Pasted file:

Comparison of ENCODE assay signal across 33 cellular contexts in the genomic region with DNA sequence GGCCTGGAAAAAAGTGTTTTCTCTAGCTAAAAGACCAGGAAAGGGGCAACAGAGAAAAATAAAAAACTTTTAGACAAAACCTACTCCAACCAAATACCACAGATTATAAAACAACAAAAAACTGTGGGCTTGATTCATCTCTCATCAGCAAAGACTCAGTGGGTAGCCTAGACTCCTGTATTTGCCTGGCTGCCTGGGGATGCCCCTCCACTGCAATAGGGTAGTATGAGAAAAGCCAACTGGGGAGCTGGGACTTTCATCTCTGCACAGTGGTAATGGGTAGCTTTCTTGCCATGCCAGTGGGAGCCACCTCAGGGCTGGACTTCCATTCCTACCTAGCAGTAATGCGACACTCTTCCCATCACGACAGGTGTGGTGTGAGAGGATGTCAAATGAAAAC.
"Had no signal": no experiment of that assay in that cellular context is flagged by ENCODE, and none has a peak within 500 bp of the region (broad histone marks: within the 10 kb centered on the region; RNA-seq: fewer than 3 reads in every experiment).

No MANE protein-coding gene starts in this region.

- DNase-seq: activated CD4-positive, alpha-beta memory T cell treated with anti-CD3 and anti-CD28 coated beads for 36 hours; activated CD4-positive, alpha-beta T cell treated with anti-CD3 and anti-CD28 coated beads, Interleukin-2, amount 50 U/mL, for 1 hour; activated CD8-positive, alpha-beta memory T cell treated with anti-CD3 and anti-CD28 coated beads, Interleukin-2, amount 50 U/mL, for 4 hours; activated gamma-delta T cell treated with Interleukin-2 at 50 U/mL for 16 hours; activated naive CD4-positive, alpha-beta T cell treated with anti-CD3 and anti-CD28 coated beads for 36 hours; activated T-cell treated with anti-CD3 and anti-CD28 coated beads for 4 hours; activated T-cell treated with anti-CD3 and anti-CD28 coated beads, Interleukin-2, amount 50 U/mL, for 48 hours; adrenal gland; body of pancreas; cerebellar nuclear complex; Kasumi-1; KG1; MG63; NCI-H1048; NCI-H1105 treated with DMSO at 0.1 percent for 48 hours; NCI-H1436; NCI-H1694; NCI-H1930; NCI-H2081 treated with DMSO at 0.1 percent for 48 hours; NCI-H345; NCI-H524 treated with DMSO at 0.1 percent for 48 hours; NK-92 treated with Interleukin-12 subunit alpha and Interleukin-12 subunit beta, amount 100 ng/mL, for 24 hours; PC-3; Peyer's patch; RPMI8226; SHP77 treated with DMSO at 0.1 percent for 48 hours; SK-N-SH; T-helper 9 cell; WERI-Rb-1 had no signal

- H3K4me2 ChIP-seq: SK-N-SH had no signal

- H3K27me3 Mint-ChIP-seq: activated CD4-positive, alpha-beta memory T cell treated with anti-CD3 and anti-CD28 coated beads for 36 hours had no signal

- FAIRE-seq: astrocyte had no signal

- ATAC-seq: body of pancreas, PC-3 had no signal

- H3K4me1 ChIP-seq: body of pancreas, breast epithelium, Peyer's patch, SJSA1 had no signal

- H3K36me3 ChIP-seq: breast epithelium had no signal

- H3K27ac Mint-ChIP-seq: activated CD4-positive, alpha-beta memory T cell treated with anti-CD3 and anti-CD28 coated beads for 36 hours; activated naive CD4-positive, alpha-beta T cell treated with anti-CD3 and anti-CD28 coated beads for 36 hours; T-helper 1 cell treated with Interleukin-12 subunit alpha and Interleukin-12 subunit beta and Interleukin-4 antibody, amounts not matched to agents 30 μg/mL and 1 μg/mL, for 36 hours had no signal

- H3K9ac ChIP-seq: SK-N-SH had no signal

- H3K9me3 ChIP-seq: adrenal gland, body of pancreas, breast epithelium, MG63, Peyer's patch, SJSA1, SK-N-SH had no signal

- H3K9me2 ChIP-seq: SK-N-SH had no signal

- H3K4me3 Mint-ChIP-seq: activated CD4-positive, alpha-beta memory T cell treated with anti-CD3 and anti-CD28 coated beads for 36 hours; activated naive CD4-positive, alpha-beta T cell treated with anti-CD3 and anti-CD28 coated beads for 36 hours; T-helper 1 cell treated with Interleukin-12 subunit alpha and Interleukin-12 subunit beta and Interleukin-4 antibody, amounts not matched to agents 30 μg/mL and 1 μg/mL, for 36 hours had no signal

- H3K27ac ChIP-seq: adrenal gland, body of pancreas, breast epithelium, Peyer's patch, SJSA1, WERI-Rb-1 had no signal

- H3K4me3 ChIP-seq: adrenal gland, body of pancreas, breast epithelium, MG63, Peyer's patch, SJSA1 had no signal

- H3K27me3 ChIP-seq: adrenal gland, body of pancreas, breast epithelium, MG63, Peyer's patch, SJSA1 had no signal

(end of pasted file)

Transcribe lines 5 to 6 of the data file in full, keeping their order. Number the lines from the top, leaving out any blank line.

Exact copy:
- H3K4me2 ChIP-seq: SK-N-SH had no signal

- H3K27me3 Mint-ChIP-seq: activated CD4-positive, alpha-beta memory T cell treated with anti-CD3 and anti-CD28 coated beads for 36 hours had no signal